Waterman’s Nib Color Code

(This page revised April 29, 2017)

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Waterman's No. 7 Advertisement, 1927 Magnifying glass

This adver­tise­ment from the November 1927 issue of Scientific American Magazine shows the No 7 “Ripple” pens with the original six nib colors.

Manufacturer logoIn 1927, L. E. Waterman began to abandon its Standard Numbering System for describing pen models. The company had been producing pens of red rippled hard rubber since 1926, calling them “Ripple” models; but those pens had all borne numbers that fitted into the system. Not only did the new No 7 and No 5 "Ripple" models break free of the system, but their nibs also lacked the usual numbers that would indicate size. Instead, these pens brought with them a new system designed to make the consumer’s nib choices easier and more appealing.

The nib coding system for the No 5 and No 7 initially offered six distinct types of nibs, with each type assigned a “color.” (Note, however, that Waterman continued to sell other pen models with numbered nibs for at least 20 years more.) The pens themselves also acquired the same colors, in the form of a colored hard rubber band inset near the cap crown. (The use of different pen body color markings also offered the potential for selling more new pens, as purchasers might find it appealing to have two or more pens whose nibs could be identified without the need to uncap the pens.)

Waterman’s advertising, as shown to the right, played up the ease and surety with which the customer could select exactly the right point:

PICK YOUR PEN POINT BY COLOR

We have solved the problem of pen point selection. The color of the band on the holder tells the whole story. You can now select with confidence exactly the pen point best writing requires.

A fine, broad, stub, flexible or stiff point may now be selected at a glance. You can’t go wrong.

Shown here are a “Blue” No 7 pen and a “Pink” No 5. The No 7’s nib is to the left of the table below; note the elegant “keyhole” breather hole:

Fountain pen
Fountain pen

(These pens are second-generation models; early production lacked the narrow white bands adjacent to the color band.) The flared cap crown on the No 5 is an unusual and very attractive touch. ( No 5 lent by Beth Hilgartner.)

Waterman figured out soon after introducing the new pens and color-coded nibs that having a pen called the Number Seven with only six nib colors was poor marketing strategy, and in fairly short order a seventh nib appeared. Later, the company added more colors, until the final tally stood at ten, as shown in the following table. The nibs appear in the table in what I believe to have been their order of appearance.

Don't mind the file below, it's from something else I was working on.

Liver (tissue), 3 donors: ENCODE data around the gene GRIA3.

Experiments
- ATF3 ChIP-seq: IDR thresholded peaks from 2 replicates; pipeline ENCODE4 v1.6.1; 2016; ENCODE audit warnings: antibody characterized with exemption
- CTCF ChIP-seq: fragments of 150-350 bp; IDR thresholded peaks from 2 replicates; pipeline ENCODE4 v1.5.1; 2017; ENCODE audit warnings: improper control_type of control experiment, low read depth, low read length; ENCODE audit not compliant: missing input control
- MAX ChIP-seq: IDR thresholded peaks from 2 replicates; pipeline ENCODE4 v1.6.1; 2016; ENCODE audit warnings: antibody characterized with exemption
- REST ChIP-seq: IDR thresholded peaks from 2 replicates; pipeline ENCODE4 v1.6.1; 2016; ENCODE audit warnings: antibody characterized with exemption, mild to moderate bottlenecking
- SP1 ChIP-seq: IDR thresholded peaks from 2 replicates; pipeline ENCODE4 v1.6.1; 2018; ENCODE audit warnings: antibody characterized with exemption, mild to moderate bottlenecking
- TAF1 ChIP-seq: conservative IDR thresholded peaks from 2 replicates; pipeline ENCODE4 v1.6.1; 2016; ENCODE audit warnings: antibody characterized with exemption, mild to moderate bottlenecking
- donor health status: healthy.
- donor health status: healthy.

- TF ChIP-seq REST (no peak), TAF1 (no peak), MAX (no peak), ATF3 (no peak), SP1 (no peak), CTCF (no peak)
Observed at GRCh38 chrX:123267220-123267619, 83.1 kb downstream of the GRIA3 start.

Fountain pen nib

Color Description Characteristics

 Red 
Standard Medium length, medium point, semiflexible
 Green 
Rigid Medium manifold, corresponding to a Gregg nib (but broader); popular among stenographers
 Purple 
Stiff; Fine Stiff (firm) fine designed for pressureless writing; a good accounting nib
 Pink
Flexible; Fine Long fine flexible, designed to shade at any angle; suitable for Pitman shorthand — also described as a “Bookkeeper” (posting) nib
 Blue 
Blunt Short ”Improved Stub,” popular with rapid writers; very slight right-foot oblique
 Yellow
Rounded Firm medium-broad, spherical tip designed for left-handed writers
 Brown 
Flexible; Fine Medium-length nib, not quite as flexible as the Pink
 Grey 
Oblique Left-foot oblique, with a short slit; softly springy
 Black 
Ultra-flexible; Fine “Wet noodle” fine, like the Pink but more flexible
 White
Coarse Firm broad

Notes:
  1. Waterman’s description lists the Yellow as firm, but I have seen as many flexible or semiflexible Yellow nibs as firm ones.  Return to text

  2. Some sources state that the Black was exactly the same as the Pink, just repackaged (apparently with the intent of making it less “sissified”).  Return to text

  3. “Coarse” is a vintage term for the tip style we know today as broad, and such a nib would probably have been firm but not rigid. Neither any advertising showing the White nor any authenticated example of the White is known to exist. That there was a White nib is virtually certain, however; there exist color-coded Waterman pen display trays with slots labeled for the White.  Return to text


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